376 reputation
325
bio website inpursuitoflaziness.blogspot.…
location Mumbai, India
age 20
visits member for 2 years, 8 months
seen Oct 21 at 19:00

I am an engineering physics student who loves the sciences.

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Sep
30
awarded  Explainer
Jul
2
awarded  Curious
Feb
20
comment Smallest next real number after an integer
Basically, your post here was dismissed due to the connection with real numbers. They aren't real numbers. And just a representation has no meaning until you add some extra juice to it.
Feb
20
comment Smallest next real number after an integer
@user124384 Because the number system there isn't fully defined. It's not the real numbers, in the first place. There are a number of artificial number systems that that representation can accept, it's more of a seed of an idea than a fully fleshed out idea. Some are well ordered, some are not. I managed to get a well-ordered number system out of it here by giving a meaning to the less than/greater than signs. But whatever it is, it's not the real numbers.
Feb
20
comment Smallest next real number after an integer
You might enjoy the kaufman decimals
Nov
16
comment Why can't you square both sides of an equation?
The issue here is distinct from the one in the question, here the square root symbol (which is a function that denotes the positive square root) is being misused in the problem. Squaring both sides of a consistent equation will only make you gain solutions, not lose them.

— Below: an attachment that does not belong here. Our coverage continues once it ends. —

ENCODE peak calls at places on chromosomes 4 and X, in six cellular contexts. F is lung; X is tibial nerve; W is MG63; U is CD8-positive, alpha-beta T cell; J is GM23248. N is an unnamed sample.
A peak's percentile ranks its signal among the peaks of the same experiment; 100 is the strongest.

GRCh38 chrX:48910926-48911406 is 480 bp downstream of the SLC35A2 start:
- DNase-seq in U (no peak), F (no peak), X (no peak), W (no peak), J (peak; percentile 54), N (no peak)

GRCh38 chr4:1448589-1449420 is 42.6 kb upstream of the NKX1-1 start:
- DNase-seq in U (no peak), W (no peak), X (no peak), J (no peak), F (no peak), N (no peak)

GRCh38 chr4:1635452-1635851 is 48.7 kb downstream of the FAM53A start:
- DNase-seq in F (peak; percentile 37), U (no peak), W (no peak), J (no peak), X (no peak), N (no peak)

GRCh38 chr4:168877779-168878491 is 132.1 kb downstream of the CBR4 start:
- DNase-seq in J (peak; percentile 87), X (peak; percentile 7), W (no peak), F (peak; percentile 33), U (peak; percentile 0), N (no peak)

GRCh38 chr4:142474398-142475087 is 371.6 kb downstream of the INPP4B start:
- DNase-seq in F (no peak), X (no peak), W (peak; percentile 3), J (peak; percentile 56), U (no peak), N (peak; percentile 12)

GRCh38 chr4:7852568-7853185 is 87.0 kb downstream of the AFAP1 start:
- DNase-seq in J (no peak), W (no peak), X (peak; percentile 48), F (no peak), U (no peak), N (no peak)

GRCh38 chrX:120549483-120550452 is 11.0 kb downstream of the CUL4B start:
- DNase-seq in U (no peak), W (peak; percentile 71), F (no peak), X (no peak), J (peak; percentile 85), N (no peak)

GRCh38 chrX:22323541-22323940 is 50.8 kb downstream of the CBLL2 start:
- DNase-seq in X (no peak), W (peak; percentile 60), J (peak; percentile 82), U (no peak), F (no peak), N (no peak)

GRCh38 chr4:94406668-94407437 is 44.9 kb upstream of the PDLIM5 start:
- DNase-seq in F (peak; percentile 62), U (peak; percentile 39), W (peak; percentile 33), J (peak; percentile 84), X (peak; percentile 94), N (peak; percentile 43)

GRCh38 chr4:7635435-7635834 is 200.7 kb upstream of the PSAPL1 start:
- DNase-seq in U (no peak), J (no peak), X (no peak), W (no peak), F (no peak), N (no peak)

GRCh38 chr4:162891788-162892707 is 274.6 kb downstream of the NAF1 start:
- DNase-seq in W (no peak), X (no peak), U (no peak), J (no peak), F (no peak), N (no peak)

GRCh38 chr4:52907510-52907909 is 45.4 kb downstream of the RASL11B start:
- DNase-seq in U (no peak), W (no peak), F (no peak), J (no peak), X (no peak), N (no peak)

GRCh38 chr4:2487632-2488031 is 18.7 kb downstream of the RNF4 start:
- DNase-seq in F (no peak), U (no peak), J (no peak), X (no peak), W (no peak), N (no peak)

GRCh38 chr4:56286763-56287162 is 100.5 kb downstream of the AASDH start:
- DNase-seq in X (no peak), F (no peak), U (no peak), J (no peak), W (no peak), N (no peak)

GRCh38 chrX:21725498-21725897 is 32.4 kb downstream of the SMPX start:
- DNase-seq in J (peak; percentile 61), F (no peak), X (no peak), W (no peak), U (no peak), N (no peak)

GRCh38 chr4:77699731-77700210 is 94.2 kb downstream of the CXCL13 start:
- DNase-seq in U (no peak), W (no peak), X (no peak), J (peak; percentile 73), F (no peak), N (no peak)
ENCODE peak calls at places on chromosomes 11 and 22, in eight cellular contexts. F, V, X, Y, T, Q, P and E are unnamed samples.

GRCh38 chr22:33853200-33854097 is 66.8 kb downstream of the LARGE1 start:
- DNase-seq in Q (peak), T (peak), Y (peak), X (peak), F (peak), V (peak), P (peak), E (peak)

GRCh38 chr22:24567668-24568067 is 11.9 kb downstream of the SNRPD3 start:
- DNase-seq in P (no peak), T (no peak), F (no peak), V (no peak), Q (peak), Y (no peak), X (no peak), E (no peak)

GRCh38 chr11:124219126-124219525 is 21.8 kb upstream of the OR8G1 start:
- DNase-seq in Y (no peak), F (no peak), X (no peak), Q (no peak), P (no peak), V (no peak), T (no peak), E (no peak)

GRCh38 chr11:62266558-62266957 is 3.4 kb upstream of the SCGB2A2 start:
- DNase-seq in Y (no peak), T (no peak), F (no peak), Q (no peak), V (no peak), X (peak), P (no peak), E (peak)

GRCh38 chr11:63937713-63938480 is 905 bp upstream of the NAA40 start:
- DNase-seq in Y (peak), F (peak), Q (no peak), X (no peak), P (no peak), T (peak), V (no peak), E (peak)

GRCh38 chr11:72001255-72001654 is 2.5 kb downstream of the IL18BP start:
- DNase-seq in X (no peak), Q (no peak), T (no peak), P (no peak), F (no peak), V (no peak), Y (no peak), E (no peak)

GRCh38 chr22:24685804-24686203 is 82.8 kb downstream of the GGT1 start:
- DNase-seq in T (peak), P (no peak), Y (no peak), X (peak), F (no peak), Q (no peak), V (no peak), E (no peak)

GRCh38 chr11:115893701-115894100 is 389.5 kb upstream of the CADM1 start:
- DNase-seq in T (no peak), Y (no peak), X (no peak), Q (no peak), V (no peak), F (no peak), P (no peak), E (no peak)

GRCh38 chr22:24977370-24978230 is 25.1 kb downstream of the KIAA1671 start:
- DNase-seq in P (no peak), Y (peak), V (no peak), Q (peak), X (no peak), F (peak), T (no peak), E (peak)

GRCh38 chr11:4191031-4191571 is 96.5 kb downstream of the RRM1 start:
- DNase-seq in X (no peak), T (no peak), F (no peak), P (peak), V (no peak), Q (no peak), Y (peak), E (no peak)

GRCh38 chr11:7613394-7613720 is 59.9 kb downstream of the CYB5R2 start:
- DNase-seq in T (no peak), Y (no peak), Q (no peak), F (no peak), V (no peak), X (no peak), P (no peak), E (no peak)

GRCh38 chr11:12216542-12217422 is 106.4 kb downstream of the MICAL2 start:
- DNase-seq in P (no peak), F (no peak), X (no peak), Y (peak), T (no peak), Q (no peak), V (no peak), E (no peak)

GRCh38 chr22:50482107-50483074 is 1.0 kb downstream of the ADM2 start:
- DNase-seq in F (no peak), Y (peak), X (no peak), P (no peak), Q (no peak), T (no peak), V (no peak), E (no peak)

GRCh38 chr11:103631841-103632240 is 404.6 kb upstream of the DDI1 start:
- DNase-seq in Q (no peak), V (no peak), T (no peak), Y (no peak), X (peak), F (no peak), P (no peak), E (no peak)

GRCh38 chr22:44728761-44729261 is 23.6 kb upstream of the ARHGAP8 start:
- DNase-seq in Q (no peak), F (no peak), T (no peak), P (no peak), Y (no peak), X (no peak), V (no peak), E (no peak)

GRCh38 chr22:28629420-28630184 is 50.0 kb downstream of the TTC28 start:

Nov
15
suggested suggested edit on Problem in Hamiltonian system
Nov
7
answered Smallest integer x s.t. x! congruent to 0 (mod 216)
Nov
4
revised Can we construct Sturm Liouville problems from an orthogonal basis of functions?
added 722 characters in body
Nov
4
comment Can we construct Sturm Liouville problems from an orthogonal basis of functions?
@DavidH Hahaha as a physics student myself, usually I'm certain of these things too, but mathematicians don't seem to like such happy-go-lucky certainty. I was looking for caveats to the general "reverse Sturm Liouville problem".
Nov
4
revised Can we construct Sturm Liouville problems from an orthogonal basis of functions?
added 6 characters in body; edited title
Nov
4
comment Can we construct Sturm Liouville problems from an orthogonal basis of functions?
@DavidH Ah, makes sense. Are we sure that such a Sturm-Liouville problem must exist in the first place?
Nov
4
asked Can we construct Sturm Liouville problems from an orthogonal basis of functions?
Oct
28
comment 31,331,3331, 33331,333331,3333331,33333331 are prime
@JasonC And me, coming from Physics (where we restrict questions to conceptual ones and disallow HW), would downvote 90% of SO's questions and answers, as almost all of the questions on SO fit the Physics description of HW (and the answers are our description of "doing HW for the OP") ;-) Of course, I don't do that :P
Oct
24
accepted What is this type of fixed point called?
Oct
24
comment What is this type of fixed point called?
Oh, I see. Till now I've seen centers that are pretty nice (i.e. normal Hamiltonian systems) and then an assortment of focii/nodes/limit cycles. So I assumed they were the norm. Thanks!
Oct
24
comment What is this type of fixed point called?
Ah, so we can call it a center even if there are no actual points where it really behaves like a center (for normal centers there is a non-infinitesimal region around the point where we have closed loops, whereas here there are no closed loops at all.). Is there any special terminology for this type of center?
Oct
24
comment What is this type of fixed point called?
@nayrb I know what a hopf bifurcation is :) However, there is no cycle here. All points are attracted to $(-1,-\frac23)$; for a limit cycle we need a loop where the points inside are attracted outwards and vice versa. We don't have that.
Oct
24
asked What is this type of fixed point called?
Oct
21
revised A question of H.G. Wells' mathematics
deleted 50 characters in body